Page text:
In the meantime, the raptors of Amherst have plenty to eat. Voles are abundant there this winter, and they’ve had less snow than some places farther south. One result has been a tremendous number of rough-legged hawks — Bert and other birders have reported up to 20 recently.

By the way, if you haven’t checked out the interactive maps recently, please do so — SNOWstorm team member Don Crockett, who created the Tracker maps we use, has added some cool new features, including the ability to go forward or back one sunset at a time.

Like almost all of our tagged owls, Tibbetts does most of his moving and hunting after dark (or in the last hour of evening, especially on overcast days. (©Project SNOWstorm and Google Earth)

Like almost all of our tagged owls, Tibbetts does most of his moving and hunting after dark (or in the last hour of evening, especially on overcast days. (©Project SNOWstorm and Google Earth)

If you look at the map for Tibbetts, our newest tagged snowy, you’ll notice something that’s held true for virtually every snowy we’ve tagged — the vast majority of his movements take place after dark (and a lot of the red lines, denoting daytime tracks, are either very early morning or late afternoon on cloudy days).

Tibbetts continues to range around Chaumont Bay on the New York side of the border — sometimes out on the ice, sometime on land. His rambling movements are a real contrast to Baltimore’s settled behavior — but then, Baltimore was a gadabout last winter, too.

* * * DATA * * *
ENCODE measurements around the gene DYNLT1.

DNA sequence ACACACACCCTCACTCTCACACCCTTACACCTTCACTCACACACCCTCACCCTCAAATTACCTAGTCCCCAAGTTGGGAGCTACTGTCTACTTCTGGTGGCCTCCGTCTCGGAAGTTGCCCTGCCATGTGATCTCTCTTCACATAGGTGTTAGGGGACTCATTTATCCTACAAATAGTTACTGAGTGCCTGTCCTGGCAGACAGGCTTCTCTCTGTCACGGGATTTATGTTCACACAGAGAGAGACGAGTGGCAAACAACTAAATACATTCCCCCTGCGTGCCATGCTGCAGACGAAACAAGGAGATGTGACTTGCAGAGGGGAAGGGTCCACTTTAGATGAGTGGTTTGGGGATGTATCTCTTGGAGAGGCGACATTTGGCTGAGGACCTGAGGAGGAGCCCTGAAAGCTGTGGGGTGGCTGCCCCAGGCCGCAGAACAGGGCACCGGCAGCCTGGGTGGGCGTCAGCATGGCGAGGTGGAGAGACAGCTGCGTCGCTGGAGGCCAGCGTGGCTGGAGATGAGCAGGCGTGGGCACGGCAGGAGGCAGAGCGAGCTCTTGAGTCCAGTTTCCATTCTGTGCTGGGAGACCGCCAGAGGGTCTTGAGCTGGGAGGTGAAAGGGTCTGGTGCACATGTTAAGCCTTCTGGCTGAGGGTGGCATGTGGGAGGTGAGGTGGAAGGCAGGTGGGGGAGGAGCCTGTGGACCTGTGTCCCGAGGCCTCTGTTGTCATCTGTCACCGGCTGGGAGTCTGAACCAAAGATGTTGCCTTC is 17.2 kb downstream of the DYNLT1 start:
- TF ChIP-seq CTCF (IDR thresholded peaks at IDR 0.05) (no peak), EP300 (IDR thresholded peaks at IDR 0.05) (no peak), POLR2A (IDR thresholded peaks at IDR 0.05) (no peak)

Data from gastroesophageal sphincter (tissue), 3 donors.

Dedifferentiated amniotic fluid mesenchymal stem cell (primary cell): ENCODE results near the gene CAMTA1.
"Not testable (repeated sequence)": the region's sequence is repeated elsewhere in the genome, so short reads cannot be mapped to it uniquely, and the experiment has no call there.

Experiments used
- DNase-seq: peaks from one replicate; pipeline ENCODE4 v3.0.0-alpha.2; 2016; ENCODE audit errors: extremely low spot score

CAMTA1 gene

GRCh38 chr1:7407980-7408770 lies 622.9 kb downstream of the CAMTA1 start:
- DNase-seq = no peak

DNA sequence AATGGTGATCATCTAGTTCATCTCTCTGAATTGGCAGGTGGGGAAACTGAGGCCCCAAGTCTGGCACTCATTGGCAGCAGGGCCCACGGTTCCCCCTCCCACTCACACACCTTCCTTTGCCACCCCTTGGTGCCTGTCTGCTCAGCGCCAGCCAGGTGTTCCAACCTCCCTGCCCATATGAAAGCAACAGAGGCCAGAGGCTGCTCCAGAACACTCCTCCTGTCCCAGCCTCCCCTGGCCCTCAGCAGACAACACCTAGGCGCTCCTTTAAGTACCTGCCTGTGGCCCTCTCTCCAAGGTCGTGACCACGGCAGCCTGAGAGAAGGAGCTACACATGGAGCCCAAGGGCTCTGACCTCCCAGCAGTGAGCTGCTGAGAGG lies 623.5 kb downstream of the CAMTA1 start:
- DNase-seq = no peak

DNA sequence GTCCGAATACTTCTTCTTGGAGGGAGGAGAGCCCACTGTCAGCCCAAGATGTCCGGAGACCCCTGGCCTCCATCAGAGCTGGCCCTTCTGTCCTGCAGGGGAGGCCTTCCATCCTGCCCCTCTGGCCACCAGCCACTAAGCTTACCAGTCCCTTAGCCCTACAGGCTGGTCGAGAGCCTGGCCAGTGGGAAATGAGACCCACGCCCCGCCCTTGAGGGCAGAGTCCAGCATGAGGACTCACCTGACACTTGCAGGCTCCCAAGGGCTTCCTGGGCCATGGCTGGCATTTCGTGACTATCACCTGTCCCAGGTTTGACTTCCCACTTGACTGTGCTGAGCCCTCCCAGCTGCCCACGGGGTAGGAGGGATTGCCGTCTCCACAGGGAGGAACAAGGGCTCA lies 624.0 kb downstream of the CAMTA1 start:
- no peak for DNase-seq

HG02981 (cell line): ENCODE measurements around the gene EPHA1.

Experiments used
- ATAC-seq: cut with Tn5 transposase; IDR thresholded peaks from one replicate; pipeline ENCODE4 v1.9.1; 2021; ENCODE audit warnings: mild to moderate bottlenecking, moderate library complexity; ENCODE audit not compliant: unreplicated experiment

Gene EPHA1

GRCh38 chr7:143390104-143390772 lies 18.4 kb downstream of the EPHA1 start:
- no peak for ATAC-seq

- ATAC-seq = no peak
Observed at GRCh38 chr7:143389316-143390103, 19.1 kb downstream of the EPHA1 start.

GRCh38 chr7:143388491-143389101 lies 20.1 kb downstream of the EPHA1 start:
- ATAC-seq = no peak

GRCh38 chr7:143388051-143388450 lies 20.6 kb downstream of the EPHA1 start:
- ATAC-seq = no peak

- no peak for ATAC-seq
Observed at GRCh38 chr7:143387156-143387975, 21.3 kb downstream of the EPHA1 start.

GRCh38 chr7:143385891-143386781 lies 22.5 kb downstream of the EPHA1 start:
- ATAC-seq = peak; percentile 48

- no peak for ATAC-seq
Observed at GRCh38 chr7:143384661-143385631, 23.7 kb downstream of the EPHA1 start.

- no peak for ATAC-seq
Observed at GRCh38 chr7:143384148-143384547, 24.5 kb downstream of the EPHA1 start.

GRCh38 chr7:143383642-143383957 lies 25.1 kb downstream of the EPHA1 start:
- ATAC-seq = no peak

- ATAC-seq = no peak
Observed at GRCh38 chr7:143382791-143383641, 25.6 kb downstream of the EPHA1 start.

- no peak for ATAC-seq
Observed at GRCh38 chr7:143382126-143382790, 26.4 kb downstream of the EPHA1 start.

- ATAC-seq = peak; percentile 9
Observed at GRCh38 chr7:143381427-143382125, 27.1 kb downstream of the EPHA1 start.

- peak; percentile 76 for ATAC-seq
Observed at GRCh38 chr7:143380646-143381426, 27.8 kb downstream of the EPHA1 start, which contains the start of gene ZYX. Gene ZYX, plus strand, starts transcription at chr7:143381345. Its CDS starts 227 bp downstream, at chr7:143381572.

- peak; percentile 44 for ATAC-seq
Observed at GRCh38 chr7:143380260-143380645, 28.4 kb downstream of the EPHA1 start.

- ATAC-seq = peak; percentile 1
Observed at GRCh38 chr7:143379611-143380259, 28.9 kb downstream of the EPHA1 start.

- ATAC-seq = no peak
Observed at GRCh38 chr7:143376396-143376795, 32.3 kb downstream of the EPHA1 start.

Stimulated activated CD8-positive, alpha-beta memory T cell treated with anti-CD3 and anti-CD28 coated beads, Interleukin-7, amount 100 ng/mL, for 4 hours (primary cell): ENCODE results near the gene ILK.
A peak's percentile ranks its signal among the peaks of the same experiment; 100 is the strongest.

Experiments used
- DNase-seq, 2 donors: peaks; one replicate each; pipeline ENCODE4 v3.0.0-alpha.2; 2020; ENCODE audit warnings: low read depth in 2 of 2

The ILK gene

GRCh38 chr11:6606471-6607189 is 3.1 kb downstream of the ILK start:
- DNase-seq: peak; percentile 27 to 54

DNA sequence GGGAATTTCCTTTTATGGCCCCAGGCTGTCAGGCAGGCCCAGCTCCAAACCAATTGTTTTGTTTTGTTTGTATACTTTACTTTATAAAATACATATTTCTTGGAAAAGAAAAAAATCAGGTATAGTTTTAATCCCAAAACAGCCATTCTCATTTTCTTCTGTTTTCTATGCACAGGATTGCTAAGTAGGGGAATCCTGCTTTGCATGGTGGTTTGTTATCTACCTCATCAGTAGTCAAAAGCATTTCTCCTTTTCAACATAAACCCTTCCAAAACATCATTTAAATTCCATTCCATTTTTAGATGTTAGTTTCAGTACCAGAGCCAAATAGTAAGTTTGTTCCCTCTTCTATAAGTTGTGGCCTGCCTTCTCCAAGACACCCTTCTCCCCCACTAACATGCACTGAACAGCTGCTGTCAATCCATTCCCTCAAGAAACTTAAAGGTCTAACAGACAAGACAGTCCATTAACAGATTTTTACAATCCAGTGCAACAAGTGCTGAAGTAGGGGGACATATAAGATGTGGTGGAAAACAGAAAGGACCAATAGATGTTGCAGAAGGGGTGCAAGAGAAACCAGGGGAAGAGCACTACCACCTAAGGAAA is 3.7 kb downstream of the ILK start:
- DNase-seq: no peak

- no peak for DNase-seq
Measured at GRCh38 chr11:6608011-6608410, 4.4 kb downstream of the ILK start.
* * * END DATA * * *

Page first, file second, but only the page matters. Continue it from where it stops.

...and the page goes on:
Brunswick continues to roam about a 9-mile (14.75 km) stretch of the southern Maine coast, centered on Rachel Carson National Wildlife Refuge. (©Project SNOWstorm and Google Earth)

Brunswick continues to roam about a 9-mile (14.75 km) stretch of the southern Maine coast, centered on Rachel Carson National Wildlife Refuge. (©Project SNOWstorm and Google Earth)

On the New England coast, we have a similar contrast with two owls that were relocated from airports for their safety. Brunswick has been moving a bit farther afield over the past week, but still staying within a 9-mile (14.75 km) swatch of the southern Maine coast. Her base of operations remains the area around Rachel Carson NWR near Wells, but a couple of times she’s flown north to the jetties that frame the mouth of the Kennebunk River near Kennebunkport, and for the first time she flew south to Israels Head, a rocky promontory in Ogunquit, but then turned around and immediately headed back to the refuge area.